There are a couple of large signs here which will help you in orienting yourself to the area.
Beside the map is a great summary of the significance and geology of the island.
The first part of the hike is the hardest. You’ll climb about 100 feet (30.5m). I was there in the early spring so there was still snow on the trail. It was hard going but we made it. I imagine that it is much easier when the snow is gone.
I was very happy to have my walking stick for this little climb. There should be a bench at the top of this climb to have a little rest.
As you continue along the edge of the cliff be very careful! It can be unstable here. You have some elevation now so stop to take in the view of the beach and the Bay of Fundy. There weren’t many leaves on the trees when we were there so we had a great view.
You’ll continue to gradually climb and you’ll enjoy more great views of the Bay of Fundy and the Minas Basin. You’ll find yourself walking around the top of the island through lots of old fallen trees and they’ll be plenty of new ones. The trail will descend a bit toward the other side of the island.
It is here where you’ll reach a fantastic observation tower. You’ll see Cape Sharp to your right and far off into the distance is Cape Split. Cape Blomidon is directly across the Bay.
The view from here is absolutely beautiful. We were there when the sun was setting so it was difficult to get good pictures.
This view certainly made the initial climb well worth it.
There is a very interesting nautical chart of the area beside the tower. It explains where you are and what you can see from the look-off. It seems like it has been there for a long time but is in very good condition.
The sun is behind the chart so the colors and the print have not faded.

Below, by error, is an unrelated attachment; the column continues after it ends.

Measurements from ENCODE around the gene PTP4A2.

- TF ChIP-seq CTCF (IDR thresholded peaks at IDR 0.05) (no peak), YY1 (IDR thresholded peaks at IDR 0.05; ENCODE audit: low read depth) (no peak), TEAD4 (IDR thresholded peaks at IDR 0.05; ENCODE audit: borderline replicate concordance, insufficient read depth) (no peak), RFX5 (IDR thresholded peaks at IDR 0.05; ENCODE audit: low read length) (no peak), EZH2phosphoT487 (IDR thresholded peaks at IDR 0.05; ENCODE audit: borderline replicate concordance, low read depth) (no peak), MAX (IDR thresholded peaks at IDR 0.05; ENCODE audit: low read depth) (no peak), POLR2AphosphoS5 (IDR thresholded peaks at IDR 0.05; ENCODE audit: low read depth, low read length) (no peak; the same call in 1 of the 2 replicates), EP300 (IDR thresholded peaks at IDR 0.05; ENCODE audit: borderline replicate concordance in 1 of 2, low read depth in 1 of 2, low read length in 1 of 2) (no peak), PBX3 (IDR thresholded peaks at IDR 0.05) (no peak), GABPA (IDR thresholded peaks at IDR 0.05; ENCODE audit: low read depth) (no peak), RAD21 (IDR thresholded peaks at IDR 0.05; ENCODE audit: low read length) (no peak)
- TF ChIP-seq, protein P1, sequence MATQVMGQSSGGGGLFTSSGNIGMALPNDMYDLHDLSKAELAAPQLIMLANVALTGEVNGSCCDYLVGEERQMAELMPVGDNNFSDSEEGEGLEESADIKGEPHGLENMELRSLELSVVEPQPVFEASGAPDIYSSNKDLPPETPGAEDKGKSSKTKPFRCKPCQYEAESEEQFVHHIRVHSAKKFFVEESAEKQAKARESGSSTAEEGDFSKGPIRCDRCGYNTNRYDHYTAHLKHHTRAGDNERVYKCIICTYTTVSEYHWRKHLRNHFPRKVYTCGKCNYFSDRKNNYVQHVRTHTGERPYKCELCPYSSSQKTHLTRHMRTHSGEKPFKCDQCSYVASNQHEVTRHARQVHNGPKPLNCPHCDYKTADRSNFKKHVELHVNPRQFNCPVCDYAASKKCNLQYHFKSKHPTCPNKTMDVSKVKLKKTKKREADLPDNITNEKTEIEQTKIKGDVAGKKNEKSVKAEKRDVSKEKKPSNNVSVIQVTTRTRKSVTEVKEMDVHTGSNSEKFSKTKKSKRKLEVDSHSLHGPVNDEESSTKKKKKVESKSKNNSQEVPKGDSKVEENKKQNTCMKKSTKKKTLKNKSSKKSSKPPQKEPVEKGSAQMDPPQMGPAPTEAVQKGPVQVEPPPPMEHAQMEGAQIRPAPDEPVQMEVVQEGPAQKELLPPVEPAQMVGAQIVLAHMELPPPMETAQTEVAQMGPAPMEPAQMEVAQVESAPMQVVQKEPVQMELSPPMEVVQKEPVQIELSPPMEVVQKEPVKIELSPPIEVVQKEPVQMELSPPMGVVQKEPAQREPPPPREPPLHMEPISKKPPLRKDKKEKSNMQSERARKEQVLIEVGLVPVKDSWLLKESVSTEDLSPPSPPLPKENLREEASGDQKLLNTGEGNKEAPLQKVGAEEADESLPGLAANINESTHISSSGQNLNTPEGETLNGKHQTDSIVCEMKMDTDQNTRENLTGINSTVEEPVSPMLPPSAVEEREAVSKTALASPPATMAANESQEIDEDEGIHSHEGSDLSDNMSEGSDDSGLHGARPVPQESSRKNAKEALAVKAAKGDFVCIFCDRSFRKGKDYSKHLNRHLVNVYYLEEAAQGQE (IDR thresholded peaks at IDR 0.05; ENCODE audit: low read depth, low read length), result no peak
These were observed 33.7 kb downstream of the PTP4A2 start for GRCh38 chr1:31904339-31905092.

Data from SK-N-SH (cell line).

There is a loop (to your left as you are facing the bay) here that will take you back to the main trail and the beach where you started.
This trail is maintained by the town of Parrsboro but apparently half of the island is privately owned. So, please do not venture off the trail as it may be private property.
The Fundy Geological Museum is definitely a place to visit while you are in the area. It tells the story of some of the Canada's oldest dinosaurs and how their fossils and much more were found on these shores.
Another coastal hike in search of fossils? Well, Wasson Bluff is the next place to explore. It was at Wasson Bluff that the smallest dinosaur tracks in the world were found.
Hungry? I checked out the Harbour View Restaurant (476 Pier Road) when I was in Parrsboro. Great lobster rolls! This place has a perfect location next to the beach where there is a awesome view of the lighthouse.
There is also a Tim Horton's at 4019 Eastern Ave. I also had the chance to have a scallop dinner at the Glooscap Restaurant (758 Upper Main St.). The scallops were excellent.
Ottawa House By the Sea is perfect for a little visit if you love history. Prime Minister of Canada and Father of Confederation, Sir Charles Tupper, made this house his summer home for 18 years. Now a community museum it contains artifacts, genealogy information and historical momentos.